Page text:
United States v. King - 147 U.S. 676 (1893)
U.S. Supreme Court
United States v. King, 147 U.S. 676 (1893)
United States v. King
Submitted January 9, 1893
Decided March 8, 1893
147 U.S. 676
A clerk of a circuit court is not entitled to a per diem pay for services in selecting juries in connection with the jury commissioner.
When a statute increases the duties of an officer by the addition of other duties germane to the office, he must perform them without extra compensation, but if he is employed to render services in an independent employment not incidental to his official duties, he may recover for such services.
When a clerk of a circuit court attends the court personally at one place within the district and appoints a deputy to attend it at another place or in a different division of the same judicial district, he is entitled under Rev.Stat. § 831 to make a per diem charge for attendance at each.
A clerk of a circuit court is not entitled to charge for docketing and endorsing an order for the removal of a prisoner for trial in another district.
Charges by a clerk for making separate reports of the amount of fees due each juror and witness and filing separate orders for their payment are disallowed; also charges for making separate recognizances for witnesses in a criminal case, it not appearing that the witnesses could not have conveniently recognized together.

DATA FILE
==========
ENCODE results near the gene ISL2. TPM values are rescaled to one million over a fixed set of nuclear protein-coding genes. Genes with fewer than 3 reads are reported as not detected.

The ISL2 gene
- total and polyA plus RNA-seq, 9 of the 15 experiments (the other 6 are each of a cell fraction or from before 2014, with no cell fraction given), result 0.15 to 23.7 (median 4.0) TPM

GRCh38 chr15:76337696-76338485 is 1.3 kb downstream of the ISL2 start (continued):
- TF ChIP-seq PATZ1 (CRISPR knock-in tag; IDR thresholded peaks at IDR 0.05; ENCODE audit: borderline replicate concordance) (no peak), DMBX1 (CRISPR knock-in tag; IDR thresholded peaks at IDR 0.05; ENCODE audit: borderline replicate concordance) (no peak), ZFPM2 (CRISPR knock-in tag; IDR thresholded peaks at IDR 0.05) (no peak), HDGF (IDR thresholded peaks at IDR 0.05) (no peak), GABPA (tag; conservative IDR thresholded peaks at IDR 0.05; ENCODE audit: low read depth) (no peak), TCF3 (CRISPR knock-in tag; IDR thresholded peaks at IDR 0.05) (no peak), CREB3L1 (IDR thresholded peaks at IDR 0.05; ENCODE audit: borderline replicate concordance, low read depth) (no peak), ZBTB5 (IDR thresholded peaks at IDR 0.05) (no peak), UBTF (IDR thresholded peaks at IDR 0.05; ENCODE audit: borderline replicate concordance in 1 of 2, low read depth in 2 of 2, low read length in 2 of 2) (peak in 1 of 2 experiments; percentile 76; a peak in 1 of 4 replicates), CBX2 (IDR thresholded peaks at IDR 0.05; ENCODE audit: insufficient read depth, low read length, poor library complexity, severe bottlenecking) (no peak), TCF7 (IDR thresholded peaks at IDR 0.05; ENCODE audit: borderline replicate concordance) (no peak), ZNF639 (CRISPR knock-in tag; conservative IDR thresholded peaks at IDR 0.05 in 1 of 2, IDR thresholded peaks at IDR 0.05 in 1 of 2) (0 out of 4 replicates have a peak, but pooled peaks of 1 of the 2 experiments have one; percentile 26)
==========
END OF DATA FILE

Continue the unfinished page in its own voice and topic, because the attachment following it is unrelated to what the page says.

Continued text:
The clerk of a circuit court is not entitled to a fee for entering upon the final record the proceedings before a committing magistrate, as, although they may be properly filed, and a fee charged for the filing, they form no part of the record.
This was a petition by H. H. King, whose Christian name is not given, to recover certain fees as Clerk of the Circuit Court of the United States for the Southern District of Georgia. To his petition was annexed a schedule of 23 items, running through four years of service, which had been disallowed by the accounting officers of the Treasury, amounting in the aggregate to $595.65. The case was tried upon an agreed statement of facts, and a judgment rendered against the United States for $586.15 and costs. See Erwin v. United States, 37 F. 470. The United States appealed.